Long Run Effects Housing quality deteriorates as landlords have less incentives to maintain them Resource misallocation occurs as goods of value are underprovided since the price is not allowed to reflect housing value.
Minimum Wage Setting a minimum hourly wage is seen as a way to preserve a certain level of income for those at the end of the income scale Questions: Do all workers benefit from the minimum wage? What are the consequences on the labor market? How does the minimum wage affect poverty?
Deriving Labor Demand When an additional worker is hired, production increases and thus the total revenue of the firm increases This increase in revenue is called the marginal revenue product, Labo r Total Product 0 0 1 5 2 25 3 50 4 70 5 80 6 85 7 86 Margina l Product MRP
Deriving Labor Demand Hiring an extra worker raises the cost for the firm The cost of hiring an extra worker is the wage, W The extra worker will be hired if the marginal benefit exceeds (or equals) the marginal cost of hiring him. The extra worker will be hired if: the MRP >=W
Labor Demand If W=2.5, How many MRP workers will be hired? If W=5, How many workers will be hired? The labor demand curve is the downward sloping part of the MRP curve 5 Labor Demand 2.5 1 5 6 Quantity of
Labor Supply What will happen to the number of hours worked as the wage rate increases? Time allocate between work and leisure Substitution effect: work more consume less leisure Income effect: higher income leads to consuming more leisure and working less eneral Conclusion: Labor supply is upward slop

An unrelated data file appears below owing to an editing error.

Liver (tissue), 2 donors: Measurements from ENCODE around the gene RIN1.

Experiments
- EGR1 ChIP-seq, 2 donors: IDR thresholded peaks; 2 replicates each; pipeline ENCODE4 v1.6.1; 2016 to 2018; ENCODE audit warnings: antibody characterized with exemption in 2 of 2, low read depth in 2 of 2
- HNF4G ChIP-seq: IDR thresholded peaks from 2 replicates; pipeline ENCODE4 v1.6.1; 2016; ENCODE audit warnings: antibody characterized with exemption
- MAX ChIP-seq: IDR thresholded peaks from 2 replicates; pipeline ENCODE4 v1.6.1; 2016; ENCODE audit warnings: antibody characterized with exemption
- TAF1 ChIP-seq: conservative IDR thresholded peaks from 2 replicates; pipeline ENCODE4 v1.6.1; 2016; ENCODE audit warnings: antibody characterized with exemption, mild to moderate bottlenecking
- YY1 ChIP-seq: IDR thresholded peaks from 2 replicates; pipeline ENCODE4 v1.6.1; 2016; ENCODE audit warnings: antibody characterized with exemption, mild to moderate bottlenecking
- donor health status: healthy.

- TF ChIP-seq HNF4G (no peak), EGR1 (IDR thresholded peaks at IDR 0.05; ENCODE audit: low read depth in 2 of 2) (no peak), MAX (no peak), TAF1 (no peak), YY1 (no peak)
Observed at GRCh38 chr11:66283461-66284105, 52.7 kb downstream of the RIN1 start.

How the Minimum Wage Affects the Labor Market The minimum wage results in an increase in the quantity supplied of workers and a decline in the quantity demanded. Unemployment results as workers who are willing to work at the min wage are more than the jobs offered
Who gets to work at the minimum wage? The answer will determine the distributional impact of the policy Several researches suggests that employers when faced with a larger labor pool under the minimum wage law, can discriminate between workers. Teenagers tend to be discriminated against due to their limited training and education relative to others in the pool Similarly for women and minorities.
How Taxes Affect Market Outcomes Tax incidence Tax incidence is the manner in which the burden of a tax is shared among participants in a market. Tax incidence is the study of who bears the burden of a tax. Taxes result in a change in market equilibrium.
How Taxes Affect Market Outcomes When a tax is imposed there are two prices of interest: The price that the buyers pay, . The price that sellers receive, . The difference between the two is the tax, t. Let’s first consider a tax on sellers.
A tax on the buyer vs. a tax on the seller? A $t tax imposed on the buyer has the same effect as a $t tax imposed on the sellers The price received by the seller is the same. The price paid by the buyer is the same. The tax creates a wedge between the supply and demand curves. The burden of the tax is shared between buyers and sellers.
Effects of a tax Losers: both buyers and sellers, regardless of who the tax is imposed on Price S Price buyers pay ($3.3) Price without tax Tax wedge ($0.5) Winners: government revenue Price sellers Receive ($2.8) D 0 Qt The tax results in a reduction in quantity Quantity